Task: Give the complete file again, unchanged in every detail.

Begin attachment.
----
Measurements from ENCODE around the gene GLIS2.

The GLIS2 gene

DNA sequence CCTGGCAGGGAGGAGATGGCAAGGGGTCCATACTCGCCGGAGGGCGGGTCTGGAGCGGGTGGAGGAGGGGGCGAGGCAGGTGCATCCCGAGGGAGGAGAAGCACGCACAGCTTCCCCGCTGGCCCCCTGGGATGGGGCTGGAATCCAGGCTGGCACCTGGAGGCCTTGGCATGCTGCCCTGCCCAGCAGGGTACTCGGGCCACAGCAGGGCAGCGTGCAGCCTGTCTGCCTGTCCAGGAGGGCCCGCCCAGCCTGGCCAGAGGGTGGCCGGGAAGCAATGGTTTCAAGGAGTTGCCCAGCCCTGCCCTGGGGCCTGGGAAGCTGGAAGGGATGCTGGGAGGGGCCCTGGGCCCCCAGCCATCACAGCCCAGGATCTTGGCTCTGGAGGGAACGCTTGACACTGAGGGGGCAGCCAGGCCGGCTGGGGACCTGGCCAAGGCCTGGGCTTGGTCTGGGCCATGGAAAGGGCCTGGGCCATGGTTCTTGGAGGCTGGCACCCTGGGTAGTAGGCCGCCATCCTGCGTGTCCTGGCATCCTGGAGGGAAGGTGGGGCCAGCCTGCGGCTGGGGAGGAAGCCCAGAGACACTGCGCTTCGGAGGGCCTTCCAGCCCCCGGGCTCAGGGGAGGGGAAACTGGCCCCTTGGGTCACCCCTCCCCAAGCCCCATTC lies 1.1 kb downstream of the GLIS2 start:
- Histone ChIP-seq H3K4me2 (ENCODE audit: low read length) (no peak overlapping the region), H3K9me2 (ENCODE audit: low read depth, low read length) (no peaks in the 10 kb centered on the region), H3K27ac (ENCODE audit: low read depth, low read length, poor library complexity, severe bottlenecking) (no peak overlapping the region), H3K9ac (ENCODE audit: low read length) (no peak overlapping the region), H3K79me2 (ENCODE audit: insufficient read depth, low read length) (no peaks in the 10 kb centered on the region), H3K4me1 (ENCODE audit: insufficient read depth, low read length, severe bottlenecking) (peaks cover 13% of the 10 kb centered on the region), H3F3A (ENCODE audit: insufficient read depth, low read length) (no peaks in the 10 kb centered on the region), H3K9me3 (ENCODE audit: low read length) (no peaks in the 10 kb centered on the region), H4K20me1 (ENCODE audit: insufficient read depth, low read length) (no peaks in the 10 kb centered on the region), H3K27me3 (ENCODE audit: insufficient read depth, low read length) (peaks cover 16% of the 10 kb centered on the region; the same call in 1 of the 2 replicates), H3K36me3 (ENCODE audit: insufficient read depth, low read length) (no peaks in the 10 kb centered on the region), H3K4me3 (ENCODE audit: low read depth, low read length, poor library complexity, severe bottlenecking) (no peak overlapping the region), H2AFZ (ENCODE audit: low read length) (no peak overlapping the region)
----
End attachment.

Measurements from ENCODE around the gene GLIS2.

The GLIS2 gene

DNA sequence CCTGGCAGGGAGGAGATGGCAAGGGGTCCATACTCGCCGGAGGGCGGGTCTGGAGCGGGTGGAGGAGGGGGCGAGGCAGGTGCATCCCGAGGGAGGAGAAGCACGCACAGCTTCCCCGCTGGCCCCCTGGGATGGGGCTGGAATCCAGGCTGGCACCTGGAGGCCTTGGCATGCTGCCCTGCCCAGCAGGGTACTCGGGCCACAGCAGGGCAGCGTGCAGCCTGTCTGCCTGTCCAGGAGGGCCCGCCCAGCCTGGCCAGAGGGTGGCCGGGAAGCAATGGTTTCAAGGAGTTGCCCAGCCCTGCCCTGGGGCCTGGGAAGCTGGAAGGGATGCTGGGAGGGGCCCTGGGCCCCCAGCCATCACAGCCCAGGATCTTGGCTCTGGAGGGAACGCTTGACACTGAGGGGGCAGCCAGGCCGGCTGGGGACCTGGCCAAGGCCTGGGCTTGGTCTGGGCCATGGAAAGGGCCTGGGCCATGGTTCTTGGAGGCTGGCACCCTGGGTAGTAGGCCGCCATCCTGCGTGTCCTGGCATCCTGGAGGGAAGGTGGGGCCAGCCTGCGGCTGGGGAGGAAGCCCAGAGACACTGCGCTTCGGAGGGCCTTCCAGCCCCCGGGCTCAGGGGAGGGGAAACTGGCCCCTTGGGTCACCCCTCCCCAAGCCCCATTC lies 1.1 kb downstream of the GLIS2 start:
- Histone ChIP-seq H3K4me2 (ENCODE audit: low read length) (no peak overlapping the region), H3K9me2 (ENCODE audit: low read depth, low read length) (no peaks in the 10 kb centered on the region), H3K27ac (ENCODE audit: low read depth, low read length, poor library complexity, severe bottlenecking) (no peak overlapping the region), H3K9ac (ENCODE audit: low read length) (no peak overlapping the region), H3K79me2 (ENCODE audit: insufficient read depth, low read length) (no peaks in the 10 kb centered on the region), H3K4me1 (ENCODE audit: insufficient read depth, low read length, severe bottlenecking) (peaks cover 13% of the 10 kb centered on the region), H3F3A (ENCODE audit: insufficient read depth, low read length) (no peaks in the 10 kb centered on the region), H3K9me3 (ENCODE audit: low read length) (no peaks in the 10 kb centered on the region), H4K20me1 (ENCODE audit: insufficient read depth, low read length) (no peaks in the 10 kb centered on the region), H3K27me3 (ENCODE audit: insufficient read depth, low read length) (peaks cover 16% of the 10 kb centered on the region; the same call in 1 of the 2 replicates), H3K36me3 (ENCODE audit: insufficient read depth, low read length) (no peaks in the 10 kb centered on the region), H3K4me3 (ENCODE audit: low read depth, low read length, poor library complexity, severe bottlenecking) (no peak overlapping the region), H2AFZ (ENCODE audit: low read length) (no peak overlapping the region)